A Puku Killed by Leopard in a Renowned Hotspot


Jul 21 2016
South Luangwa National Park, a game reserve of Southern Africa is notable as a leopard hotspot! It is interesting that many of the leopard in the area use the numerous drainage lines in the reserve as their hunting zones. This is because they are able to easily walk along these lines without being seen by their potential prey. This also makes it common to see a leopard kill during daylight hours. And this is exactly what  Gareth Roberts, conservationist and wildlife photographer observed first hand. To experience similar wildlife sightings download the latest version of the Latest Sightings app ( iPhone/iPad or android).    
  
 
'This specific leopard is marked as a commonly sighted leopard in the reserve, and is well adapted to tourist traffic. After killing the puku in the drainage line she dragged the dead weight animal about 120m across the expansive grassed area to the undergrowth, where she could feed in peace. Dragging an animal pretty much her own weight across the plain can be no easy task, especially after a hunt,” says Gareth.
 
 
'With a number of vehicles on the sighting it was easy to see why people from across the globe visit South Luangwa; to be able to witness incredible sitings such as this. Eventually, reaching the shade of a large sweet thorn, she rested for a while by promptly using the puku as her own personal throne as any queen would be entitled to. With the puku’s family watching from a distance and sounding their alarms calls, it was a little to late for this young male.'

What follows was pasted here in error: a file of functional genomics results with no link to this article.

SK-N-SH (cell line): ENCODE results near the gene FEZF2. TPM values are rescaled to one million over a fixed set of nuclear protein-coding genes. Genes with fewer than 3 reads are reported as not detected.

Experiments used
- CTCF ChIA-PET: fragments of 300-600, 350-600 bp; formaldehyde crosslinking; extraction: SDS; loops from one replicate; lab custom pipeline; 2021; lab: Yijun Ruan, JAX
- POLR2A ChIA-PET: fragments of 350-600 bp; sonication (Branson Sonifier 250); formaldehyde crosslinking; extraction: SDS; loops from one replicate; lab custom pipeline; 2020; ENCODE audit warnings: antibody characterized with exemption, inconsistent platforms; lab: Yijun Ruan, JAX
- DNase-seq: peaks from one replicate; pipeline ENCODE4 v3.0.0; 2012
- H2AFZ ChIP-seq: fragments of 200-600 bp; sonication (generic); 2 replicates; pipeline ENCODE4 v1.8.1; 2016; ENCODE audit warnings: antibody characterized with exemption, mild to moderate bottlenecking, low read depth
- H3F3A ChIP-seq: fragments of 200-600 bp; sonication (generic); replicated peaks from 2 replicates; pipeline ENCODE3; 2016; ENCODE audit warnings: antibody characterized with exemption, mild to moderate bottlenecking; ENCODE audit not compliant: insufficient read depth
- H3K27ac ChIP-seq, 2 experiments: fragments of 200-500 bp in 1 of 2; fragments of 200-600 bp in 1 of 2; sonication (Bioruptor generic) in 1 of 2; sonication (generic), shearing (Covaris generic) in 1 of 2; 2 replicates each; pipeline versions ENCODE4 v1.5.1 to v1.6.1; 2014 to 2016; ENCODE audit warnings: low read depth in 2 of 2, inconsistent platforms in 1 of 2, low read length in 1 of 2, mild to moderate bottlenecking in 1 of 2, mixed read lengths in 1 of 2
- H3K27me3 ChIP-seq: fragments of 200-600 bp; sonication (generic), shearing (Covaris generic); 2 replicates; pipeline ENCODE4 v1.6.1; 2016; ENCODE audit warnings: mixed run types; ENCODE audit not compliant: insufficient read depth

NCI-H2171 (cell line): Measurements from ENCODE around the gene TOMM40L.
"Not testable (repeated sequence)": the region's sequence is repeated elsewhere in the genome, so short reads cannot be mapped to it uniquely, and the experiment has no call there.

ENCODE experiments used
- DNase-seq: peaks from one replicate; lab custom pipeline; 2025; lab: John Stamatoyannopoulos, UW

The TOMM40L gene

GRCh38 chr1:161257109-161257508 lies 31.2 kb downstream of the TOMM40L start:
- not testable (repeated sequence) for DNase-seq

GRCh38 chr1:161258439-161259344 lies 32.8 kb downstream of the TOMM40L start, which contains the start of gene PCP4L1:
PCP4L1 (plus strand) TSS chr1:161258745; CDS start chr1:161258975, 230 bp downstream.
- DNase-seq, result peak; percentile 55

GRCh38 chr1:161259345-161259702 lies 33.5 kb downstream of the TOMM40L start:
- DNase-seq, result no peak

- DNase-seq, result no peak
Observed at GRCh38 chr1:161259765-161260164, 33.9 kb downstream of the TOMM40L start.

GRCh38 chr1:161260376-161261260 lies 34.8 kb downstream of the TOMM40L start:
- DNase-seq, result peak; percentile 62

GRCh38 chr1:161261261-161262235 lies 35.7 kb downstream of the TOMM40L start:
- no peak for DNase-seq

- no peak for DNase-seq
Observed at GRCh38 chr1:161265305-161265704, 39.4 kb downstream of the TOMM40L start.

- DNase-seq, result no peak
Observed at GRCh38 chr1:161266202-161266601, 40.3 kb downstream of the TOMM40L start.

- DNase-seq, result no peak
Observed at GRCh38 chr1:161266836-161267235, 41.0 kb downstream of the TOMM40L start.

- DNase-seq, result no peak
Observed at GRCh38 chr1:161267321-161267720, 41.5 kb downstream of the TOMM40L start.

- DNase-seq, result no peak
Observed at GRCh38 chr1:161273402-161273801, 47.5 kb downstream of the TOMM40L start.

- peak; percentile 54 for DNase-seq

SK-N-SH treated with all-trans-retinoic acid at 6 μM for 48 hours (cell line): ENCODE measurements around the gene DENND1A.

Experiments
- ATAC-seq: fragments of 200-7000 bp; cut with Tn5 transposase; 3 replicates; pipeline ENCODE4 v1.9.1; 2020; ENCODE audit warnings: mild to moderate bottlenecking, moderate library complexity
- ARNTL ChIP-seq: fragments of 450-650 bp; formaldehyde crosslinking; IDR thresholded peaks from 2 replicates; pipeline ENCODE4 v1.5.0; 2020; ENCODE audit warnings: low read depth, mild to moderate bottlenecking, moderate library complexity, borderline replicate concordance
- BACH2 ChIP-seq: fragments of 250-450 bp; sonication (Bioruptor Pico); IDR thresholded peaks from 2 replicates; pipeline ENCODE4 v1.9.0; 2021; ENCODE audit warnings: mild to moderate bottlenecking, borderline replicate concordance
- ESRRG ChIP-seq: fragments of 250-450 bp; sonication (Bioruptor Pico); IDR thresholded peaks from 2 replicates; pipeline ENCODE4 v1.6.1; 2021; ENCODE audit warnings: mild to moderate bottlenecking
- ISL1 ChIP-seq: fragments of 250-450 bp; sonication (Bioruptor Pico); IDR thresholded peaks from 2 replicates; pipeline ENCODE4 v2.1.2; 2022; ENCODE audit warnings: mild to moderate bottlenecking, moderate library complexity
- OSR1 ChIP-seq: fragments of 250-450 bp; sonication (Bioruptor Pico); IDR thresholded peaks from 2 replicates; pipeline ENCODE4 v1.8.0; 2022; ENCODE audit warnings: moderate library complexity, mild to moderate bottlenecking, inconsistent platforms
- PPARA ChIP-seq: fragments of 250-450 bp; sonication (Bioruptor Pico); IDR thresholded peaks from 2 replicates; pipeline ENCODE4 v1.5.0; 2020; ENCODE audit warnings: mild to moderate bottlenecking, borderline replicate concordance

And as soon as she disappeared into the bush to enjoy her meal it was back to scattering in all directions to hunt for the next great sighting. Whether it be a bird or beast, or simply a flower or even morning coffee while enjoying the unique landscape of South Luangwa. Due to its leopard hotspot status quo it is safe to say majority of visitors to the Park are privelaged to see at least one leopard sighting during their stay.
 
Commentary and photography by Gareth Roberts  

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